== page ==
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More people are buying online than ever before…and sellers everywhere are competing for their business. To stand out and thrive as an online merchant, you’ll need a strong website. As you undertake your own ecommerce website project, your first question is likely how much does an ecommerce website cost?

In this article, we discuss all the costs of and considerations for creating, maintaining, and building upon a modern online storefront.

Ecommerce Website Cost: What to Expect

The cost of your ecommerce website will depend on several components: there is the initial site build and development, followed by recurring costs and fees to keep the site fresh, relevant, stable, and secure. Here’s what you can expect to be included in your costs:    

  • Ecommerce platform software (native features, integrations, and add-ons)
  • Infrastructure (domain name, hosting, security, and payment processing)
  • Design (site build, development, and implementation)
  • Maintenance (site repair, optimization, and software/plugin updates)

Your ecommerce website cost is part of a larger dialogue and decision-making process. You’ll want to invest in a solution that both meets your business goals and gives the room to grow in the future. A key part of this decision is having the right ecommerce platform for your business.

Ecommerce Platform Pricing: What to Consider

How much does an ecommerce platform cost? The short answer: it depends.

Ecommerce platforms will have different setup fees, service charges, recurring costs, and additional fees depending on the feature set you select. If you’re a small business that is just starting out with a limited catalog, you might expect to pay under $50 a month for a beginner-level shopping cart. As you grow over time, you’ll bolt on additional apps and plugins. Eventually, you’ll upgrade to a full-featured ecommerce platform, which tends to start in the $1,000 to $2,000 per month range and scales up with your business. Enterprise-grade “commerce clouds” start in the $10,000 to $20,000 per month range and can scale to millions of dollars per year.

Ecommerce software comes in all shapes and sizes, from low-cost “shopping cart” solutions to full-featured, scalable ecommerce platforms. Finding the right fit for your business—today and tomorrow—is important when starting or growing and online store. Check out our guide on shopping cart vs. platform software to learn more:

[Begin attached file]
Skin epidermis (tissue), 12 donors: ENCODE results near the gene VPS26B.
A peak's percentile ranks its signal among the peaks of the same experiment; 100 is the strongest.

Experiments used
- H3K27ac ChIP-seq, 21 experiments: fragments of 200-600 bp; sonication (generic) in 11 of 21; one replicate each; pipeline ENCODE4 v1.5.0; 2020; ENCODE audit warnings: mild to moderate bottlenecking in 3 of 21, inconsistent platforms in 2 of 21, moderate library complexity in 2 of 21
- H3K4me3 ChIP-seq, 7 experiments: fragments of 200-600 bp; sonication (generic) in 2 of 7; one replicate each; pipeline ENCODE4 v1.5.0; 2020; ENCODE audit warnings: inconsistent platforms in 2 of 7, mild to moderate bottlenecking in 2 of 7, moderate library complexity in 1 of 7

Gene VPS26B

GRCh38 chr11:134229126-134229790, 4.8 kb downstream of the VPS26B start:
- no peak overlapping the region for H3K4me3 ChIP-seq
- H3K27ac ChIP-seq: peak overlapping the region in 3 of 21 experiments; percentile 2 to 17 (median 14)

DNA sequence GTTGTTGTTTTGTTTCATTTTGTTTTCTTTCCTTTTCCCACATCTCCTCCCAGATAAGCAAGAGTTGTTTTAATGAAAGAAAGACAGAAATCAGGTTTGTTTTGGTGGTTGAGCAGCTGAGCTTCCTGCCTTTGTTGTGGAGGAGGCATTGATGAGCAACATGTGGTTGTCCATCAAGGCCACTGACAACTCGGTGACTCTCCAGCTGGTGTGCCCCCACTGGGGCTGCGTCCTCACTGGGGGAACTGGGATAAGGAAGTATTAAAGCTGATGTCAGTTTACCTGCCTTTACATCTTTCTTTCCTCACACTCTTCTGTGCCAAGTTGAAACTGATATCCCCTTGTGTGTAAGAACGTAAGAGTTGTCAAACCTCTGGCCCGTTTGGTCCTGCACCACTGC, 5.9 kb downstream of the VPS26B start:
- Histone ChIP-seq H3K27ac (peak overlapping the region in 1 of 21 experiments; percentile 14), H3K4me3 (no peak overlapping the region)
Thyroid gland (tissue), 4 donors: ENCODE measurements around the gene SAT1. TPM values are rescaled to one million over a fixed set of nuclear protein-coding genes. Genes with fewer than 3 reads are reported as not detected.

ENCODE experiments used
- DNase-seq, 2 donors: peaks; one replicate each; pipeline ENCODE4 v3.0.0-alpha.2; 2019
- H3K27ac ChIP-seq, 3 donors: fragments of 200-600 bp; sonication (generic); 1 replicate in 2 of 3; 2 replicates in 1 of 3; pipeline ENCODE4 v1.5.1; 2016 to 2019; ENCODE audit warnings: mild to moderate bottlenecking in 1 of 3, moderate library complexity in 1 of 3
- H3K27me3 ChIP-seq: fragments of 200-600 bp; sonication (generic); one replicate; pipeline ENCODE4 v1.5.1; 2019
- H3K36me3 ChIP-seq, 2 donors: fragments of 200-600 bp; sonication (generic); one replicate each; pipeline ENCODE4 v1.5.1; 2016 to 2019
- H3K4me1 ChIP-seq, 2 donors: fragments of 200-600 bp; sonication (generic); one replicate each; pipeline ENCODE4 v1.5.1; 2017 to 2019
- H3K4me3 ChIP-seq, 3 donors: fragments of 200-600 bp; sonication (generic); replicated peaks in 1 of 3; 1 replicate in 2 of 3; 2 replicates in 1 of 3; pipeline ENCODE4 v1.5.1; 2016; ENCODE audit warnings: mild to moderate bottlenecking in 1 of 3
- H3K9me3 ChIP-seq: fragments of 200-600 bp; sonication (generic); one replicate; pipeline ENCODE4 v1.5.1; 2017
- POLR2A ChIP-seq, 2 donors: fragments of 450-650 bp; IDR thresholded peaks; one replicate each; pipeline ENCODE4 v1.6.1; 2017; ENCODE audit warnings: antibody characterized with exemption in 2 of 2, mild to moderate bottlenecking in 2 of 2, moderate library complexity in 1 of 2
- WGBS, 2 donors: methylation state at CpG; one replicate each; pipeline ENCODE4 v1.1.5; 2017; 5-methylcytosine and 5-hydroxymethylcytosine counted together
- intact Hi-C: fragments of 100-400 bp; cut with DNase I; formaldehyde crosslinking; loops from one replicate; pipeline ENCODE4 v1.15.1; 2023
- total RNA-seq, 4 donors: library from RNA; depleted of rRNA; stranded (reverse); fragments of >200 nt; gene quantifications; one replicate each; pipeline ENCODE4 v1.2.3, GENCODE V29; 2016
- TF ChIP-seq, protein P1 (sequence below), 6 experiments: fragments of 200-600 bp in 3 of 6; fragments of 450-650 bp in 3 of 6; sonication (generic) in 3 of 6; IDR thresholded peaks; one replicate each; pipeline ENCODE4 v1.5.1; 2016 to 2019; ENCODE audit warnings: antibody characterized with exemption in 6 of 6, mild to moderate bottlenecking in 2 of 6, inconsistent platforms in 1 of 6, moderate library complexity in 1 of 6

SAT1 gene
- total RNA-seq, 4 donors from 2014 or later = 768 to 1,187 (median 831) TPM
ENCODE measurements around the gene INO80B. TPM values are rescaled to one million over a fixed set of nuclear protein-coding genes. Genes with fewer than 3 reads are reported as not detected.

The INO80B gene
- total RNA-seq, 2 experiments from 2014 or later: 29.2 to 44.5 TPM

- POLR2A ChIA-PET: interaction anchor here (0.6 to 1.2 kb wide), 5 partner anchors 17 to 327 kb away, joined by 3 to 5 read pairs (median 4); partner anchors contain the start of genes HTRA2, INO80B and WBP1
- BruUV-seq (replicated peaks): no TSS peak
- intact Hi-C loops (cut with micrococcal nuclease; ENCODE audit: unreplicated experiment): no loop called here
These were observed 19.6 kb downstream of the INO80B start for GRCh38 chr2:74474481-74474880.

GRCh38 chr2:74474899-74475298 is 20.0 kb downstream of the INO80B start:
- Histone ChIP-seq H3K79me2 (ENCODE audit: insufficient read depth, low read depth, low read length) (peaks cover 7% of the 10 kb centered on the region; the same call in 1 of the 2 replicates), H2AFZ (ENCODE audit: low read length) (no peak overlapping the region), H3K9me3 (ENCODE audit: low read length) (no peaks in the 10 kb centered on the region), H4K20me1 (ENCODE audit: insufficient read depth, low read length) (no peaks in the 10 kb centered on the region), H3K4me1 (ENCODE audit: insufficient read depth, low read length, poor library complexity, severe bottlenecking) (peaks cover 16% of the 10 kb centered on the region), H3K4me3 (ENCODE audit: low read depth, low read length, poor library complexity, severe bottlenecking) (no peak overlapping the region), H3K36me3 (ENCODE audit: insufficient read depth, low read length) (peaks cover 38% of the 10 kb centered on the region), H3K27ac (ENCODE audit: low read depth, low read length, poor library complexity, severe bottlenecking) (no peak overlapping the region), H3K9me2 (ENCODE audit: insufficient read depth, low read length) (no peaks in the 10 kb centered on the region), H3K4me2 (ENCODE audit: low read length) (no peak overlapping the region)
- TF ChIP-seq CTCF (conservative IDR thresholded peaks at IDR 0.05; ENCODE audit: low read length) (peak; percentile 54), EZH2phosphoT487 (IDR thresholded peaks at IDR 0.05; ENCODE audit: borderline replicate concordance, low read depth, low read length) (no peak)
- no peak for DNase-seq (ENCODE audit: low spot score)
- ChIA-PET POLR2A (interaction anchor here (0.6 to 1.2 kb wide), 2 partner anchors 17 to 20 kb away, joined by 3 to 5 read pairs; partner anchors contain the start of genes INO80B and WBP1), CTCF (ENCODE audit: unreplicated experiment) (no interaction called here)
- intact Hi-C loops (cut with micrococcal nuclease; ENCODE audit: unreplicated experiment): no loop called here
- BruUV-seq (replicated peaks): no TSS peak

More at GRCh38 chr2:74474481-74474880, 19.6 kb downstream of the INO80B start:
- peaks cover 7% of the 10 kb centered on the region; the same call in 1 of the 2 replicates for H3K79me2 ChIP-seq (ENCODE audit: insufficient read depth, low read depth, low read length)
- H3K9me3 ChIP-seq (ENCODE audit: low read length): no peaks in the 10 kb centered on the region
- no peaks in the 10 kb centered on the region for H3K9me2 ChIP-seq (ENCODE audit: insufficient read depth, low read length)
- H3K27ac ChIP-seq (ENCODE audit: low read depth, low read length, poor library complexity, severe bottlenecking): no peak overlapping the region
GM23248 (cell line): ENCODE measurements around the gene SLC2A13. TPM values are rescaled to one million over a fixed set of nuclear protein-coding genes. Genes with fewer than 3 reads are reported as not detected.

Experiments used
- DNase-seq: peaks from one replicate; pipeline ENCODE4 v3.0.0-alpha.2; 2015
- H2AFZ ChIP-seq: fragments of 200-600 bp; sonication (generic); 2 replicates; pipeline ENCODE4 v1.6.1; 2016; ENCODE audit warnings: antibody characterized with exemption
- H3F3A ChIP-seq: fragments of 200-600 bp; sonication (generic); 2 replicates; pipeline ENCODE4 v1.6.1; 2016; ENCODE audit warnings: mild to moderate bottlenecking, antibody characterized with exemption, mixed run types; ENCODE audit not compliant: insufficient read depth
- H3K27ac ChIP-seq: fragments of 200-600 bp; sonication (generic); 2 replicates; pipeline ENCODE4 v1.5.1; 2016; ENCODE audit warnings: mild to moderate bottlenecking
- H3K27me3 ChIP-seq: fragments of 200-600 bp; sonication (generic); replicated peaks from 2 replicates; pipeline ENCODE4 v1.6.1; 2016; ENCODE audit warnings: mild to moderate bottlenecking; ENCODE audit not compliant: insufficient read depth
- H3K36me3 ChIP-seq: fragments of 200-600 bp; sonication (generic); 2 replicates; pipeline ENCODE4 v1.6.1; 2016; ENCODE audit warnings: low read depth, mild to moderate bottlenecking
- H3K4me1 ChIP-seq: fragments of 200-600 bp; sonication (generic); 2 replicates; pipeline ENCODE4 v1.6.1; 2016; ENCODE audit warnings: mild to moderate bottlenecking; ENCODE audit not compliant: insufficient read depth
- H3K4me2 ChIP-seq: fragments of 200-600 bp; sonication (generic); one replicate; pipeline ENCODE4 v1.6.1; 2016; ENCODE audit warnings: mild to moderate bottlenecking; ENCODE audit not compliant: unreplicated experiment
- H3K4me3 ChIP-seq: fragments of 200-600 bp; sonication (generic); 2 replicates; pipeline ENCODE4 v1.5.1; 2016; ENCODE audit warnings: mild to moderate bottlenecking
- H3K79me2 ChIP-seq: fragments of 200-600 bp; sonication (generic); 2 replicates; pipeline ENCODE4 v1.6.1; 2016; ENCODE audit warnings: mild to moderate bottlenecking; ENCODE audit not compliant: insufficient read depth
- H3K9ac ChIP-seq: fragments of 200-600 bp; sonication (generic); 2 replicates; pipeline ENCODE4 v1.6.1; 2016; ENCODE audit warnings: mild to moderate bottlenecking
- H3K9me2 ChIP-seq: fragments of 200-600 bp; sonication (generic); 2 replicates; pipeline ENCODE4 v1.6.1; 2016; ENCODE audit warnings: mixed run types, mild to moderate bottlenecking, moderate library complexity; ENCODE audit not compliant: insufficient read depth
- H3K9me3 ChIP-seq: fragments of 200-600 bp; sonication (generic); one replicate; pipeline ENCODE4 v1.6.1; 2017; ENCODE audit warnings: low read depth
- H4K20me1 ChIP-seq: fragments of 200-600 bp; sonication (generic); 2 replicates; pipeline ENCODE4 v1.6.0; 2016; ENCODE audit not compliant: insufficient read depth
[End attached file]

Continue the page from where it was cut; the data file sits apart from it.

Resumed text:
Shopping Cart vs. Ecommerce Platform | Free Guide

Costs of Creating an Ecommerce Site

So, you’ve now selected an ecommerce platform. What cost comes next? There is no “one size fits all” price for building an ecommerce site—the unique requirements of your business will dictate the initial costs and the ongoing investment needed to build, manage, and run your site.

If you’re a small business, you can often pay a freelancer between $2,000 and $5,000 to build a site with a DIY theme or template. For mid-size migration projects that require design customizations, data migration, integrations, and project management, the costs are more likely between $20,000 and $50,000. If you’re an emerging or established enterprise with high traffic and a sophisticated website, you will likely require more customization, integrations, and development to sell your products and exceed customer expectations. Companies of your size and complexity can expect to pay anywhere from $75,000 to $300,000 or more for an online storefront.

The Total Cost of Ownership of an Ecommerce Platform

In addition to the costs involved with creating and launching a website, you will also need to consider the long-term investment for your business. Your total cost of ownership (TCO) for an ecommerce site will involve building upon this sales channel and leveraging over time.

The total cost of ownership for your website can include things like: